Cortical excitability changes in chronic migraine vs episodic migraine: evidence by sound-induced flash illusions

Giuseppe Cosentino, Brigida Fierro, Filippo Brighina, Roberta Baschi, Simona Maccora

Risultato della ricerca: Otherpeer review


Introduction: Sound-induced flash illusions(SIFI) permit to evaluate crossmodalaudio-visual perception. When one flash is accompanied by twobeeps, it is perceived as two flashes(’fission’illusion); a ‘fusion’ illusionoccurs when a single beep causes the fusion of a double flash stimulus.SIFI strictly depends on cortical excitability: healthy controls perceive lessillusions by increasing visual cortex excitability through anodal tDCS [1].Aim: to evaluate if, due to cortical hyperexcitability, differences in SIFIoccur in migraine and further changes can be found across migrainecycle, migraine chronification an drug overuse.Methods: we enrolled 64 patients with episodic migraine, 32 with-(MWA)and 32 without-aura(MWO) (42 F, mean age 32,3±16yrs), 44 patients withchronic migraine with medication overuse headache (36 F, mean age 39.2±12.2), and 20 healthy controls (13 F, mean age 38±18). All underwent aparadigm for SIFI induction where had to report the number of flashesseen. 13 of MWO and 12 out of MWA were examined in both ictal andinterictal phaseResults: all migraine groups showed significantly less SIFI than controls(p<.0001); illusions are more reduced in in chronic migraine andparticularly in those overusing triptans(p<.05).Conclusions: results point to a condition of visual cortical hyperresponsivityin patients with chronic migraine in analogy to what observed in episodicpatients expecially during ictal phase. This is in agreement with the view ofchronic migraine as a ‘never ending attack’. The greater effect showed intriptan overuser can follow to down-regulation of 5HT1 receptors.No conflict of interest.Reference1. Bolognini N, et al: Neuropsychologia 2011, 49:231-7.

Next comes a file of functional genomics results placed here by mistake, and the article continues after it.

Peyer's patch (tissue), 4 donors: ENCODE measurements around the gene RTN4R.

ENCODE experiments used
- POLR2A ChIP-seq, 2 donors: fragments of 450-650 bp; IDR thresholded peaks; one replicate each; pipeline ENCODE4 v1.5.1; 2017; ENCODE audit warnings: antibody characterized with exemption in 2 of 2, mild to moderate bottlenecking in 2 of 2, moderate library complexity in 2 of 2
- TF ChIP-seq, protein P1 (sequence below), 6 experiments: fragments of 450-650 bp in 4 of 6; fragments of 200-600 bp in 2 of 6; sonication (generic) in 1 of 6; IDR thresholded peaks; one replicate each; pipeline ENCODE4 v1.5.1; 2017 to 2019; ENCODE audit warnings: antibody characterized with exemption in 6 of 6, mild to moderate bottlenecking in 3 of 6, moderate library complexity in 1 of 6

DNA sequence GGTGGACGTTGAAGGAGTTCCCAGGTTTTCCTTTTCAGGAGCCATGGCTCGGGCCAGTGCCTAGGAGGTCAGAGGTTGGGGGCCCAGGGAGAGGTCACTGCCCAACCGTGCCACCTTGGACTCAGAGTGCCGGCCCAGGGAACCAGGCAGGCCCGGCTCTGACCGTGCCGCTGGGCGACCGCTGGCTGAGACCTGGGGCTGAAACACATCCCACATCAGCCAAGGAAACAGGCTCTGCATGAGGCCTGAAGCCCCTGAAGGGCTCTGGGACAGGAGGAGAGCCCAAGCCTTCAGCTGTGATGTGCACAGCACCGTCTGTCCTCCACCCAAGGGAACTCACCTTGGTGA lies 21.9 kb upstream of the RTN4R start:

Lingua originaleEnglish
Numero di pagine0
Stato di pubblicazionePublished - 2014

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